I assumed that in programs where most applicants are rejected, the multiple demands of selection would come into sharper relief. Organizational sociologists have also found that we obtain insight into the direction that an entire system is headed by studying powerful organizations within that system. Generally, less powerful organizations tend to mimic the more powerful rather than the other way around.

That’s certainly true of graduate programs! Was it difficult to gain access?

More departments wanted to take part than I expected, but there were a couple that I had to let go because they didn’t have enough willing participants.

I attributed faculty members’ willingness to participate in the study to a combination of factors: a sincere desire to improve admissions and enrollment outcomes in their own departments, a lot of careful work on my part to protect confidentiality, and a healthy dose of divine intervention.

How did the faculty react to having you in the room?

Posselt: No doubt my presence encouraged some self-monitoring, but I don’t think it undercuts the findings. Here’s why: In the couple of departments where I perceived a little reticence at the start of meetings — or nervous laughter when the admissions chair introduced me — I saw it quickly dissipate and the deliberations resemble the character of other admissions discussions I observed. … They aimed for careful consideration, but there were also rude comments, unfounded assumptions, jokes at applicants’ expense, and a few comments of questionable legality.

For example, to appease a difficult colleague, one committee rescinded its decision to reject an applicant whose ability to succeed had been seriously questioned. I saw another committee look hard for reasons to accept one applicant but not another with a very similar academic and personal profile — right down to their upbringings in a rural part of the same faraway state — because they wanted geographic diversity in their cohort. Interestingly, the fine line in that case ended up being a couple of words in one recommendation letter. It said that he was "intellectually zealous," which they interpreted to mean "competitive." And because they worried that a competitive personality would be toxic in their small department, they rejected him. I heard everything from hairstyles to hometowns mentioned, and though they might not have explicitly attached value judgments to these details, once on the table, they became part of the fabric of their judgment.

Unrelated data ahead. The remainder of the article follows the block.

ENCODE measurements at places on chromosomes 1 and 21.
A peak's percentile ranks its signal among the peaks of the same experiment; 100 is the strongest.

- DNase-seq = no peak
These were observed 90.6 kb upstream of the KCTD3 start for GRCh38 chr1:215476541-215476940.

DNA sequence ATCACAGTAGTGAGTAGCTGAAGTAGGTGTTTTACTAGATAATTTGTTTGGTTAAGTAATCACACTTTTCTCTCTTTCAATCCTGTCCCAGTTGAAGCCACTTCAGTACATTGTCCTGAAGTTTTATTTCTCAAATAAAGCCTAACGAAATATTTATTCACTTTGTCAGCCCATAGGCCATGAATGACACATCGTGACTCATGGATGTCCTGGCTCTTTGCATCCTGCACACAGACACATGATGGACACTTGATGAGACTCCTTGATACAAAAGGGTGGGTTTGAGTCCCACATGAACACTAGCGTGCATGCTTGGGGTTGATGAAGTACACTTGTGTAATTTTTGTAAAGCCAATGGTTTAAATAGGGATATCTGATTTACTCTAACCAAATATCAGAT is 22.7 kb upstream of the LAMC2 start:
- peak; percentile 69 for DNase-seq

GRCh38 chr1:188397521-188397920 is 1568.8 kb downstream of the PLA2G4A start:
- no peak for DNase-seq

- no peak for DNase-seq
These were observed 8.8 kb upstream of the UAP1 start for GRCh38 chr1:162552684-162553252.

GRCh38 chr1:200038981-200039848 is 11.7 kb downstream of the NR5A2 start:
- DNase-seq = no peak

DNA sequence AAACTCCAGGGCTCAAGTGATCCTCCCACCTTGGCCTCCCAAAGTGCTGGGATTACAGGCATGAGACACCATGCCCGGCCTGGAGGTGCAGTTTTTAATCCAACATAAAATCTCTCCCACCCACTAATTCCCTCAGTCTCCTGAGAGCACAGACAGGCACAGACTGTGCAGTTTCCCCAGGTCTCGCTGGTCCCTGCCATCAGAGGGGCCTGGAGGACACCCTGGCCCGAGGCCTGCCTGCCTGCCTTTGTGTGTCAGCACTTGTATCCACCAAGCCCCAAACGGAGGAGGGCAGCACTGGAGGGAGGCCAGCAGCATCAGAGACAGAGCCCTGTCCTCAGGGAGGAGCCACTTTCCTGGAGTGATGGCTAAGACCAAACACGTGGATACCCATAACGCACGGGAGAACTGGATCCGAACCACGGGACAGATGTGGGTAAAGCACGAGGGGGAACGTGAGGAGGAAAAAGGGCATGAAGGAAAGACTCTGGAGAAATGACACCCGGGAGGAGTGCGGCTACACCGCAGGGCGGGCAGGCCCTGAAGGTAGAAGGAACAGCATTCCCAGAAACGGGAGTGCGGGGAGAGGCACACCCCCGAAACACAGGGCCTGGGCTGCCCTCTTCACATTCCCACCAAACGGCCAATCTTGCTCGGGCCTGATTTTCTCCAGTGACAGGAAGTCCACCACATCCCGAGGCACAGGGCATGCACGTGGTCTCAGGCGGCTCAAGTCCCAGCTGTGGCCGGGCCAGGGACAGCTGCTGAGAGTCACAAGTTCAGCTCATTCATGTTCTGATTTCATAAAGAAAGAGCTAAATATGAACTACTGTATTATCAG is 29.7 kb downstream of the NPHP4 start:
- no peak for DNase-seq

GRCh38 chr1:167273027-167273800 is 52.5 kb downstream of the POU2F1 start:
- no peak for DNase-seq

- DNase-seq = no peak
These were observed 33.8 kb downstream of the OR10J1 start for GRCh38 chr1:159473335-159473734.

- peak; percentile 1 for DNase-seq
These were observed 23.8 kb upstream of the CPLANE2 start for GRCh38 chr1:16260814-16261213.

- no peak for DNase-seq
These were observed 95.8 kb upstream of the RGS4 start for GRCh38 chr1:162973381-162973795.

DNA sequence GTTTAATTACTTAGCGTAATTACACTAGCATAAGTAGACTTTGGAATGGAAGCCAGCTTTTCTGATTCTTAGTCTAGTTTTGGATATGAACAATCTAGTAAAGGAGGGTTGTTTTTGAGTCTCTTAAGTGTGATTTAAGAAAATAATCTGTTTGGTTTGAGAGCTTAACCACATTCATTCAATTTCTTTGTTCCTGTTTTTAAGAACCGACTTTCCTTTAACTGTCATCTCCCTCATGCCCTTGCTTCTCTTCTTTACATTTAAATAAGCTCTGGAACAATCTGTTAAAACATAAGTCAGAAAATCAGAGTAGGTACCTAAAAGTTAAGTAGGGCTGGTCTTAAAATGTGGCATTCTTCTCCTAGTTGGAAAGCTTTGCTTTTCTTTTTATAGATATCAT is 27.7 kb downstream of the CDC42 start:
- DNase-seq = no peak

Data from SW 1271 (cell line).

Driving home after one meeting, I thought to myself, "If this is how they acted with me in the room, what must it be like without me there?"

What do you think your most important findings are?

Posselt: First, there is no singular idea of merit that faculty everywhere should use. It is context-specific, and it needs to be context-specific because programs and disciplines vary in their missions and the work that it takes to be successful. What programs can do is be clear with themselves and with prospective students about their mission and priorities.

If merit is context-specific, then it seems inevitable that professors will update their ideas about it to reflect changes in the population and changes in the labor market. What’s less clear is how long that will take. Faculty are notoriously loath to change. Committees spent most of their face time deliberating borderline cases. Where faculty drew that line said as much about how they viewed themselves, the future of their fields, and one another as it did about how they saw students or the careers for which they wanted to prepare students.

I also found several important aversions affecting the outcomes — risk aversion, conflict aversion, and ambiguity aversion, as well as aversion to change. Risk aversion was a common rationale for expecting very high GRE scores and very high grades from elite colleges and universities. Conflict aversion helps explain why faculty don’t more openly debate their ideals of merit.

Finally, I saw how inequalities can become locked in as the "normal" state of affairs when departments run admissions according to apparently innocent understandings or standard operating procedures that have a disparate impact on some groups.

Let me provide a couple of examples of this: When programs oriented themselves toward rankings, it became a powerful filter that could justify preferences that outsiders would view as exclusionary. I also observed a tendency to conflate admission to an educational program with hiring research assistants for specific grants. That’s a real tension for professors who have work that needs to be done, but it’s often used to justify a preference for applicants who need less mentoring, and those candidates are more likely to fall within privileged demographics.

What contributions to practice do you hope your research makes?

Posselt: Admissions is a process with many moving parts. Other research has made clear the importance of attending to implicit bias and affirmative action. I think my work reveals that we also need to revisit inherited assumptions and procedures that affect prospects for greater diversity — the kind that are so routine that we take them for granted. It’s a systemic challenge that requires a systemic response.

I hope my research adds a helpful perspective to the broader national conversation about race and gender consciousness in colleges and universities. We are in the middle of an extremely important historical moment, and doctoral admissions is just one spoke in the wheel of institutional practices that we need to examine — the sooner the better.

Leonard Cassuto, a professor of English at Fordham University, writes "The Graduate Adviser" column for The Chronicle. His new book is The Graduate School Mess: What Caused It and How We Can Fix It, published by Harvard University Press. He welcomes comments, suggestions, and stories at lcassuto@erols.com. Twitter handle: @LCassuto.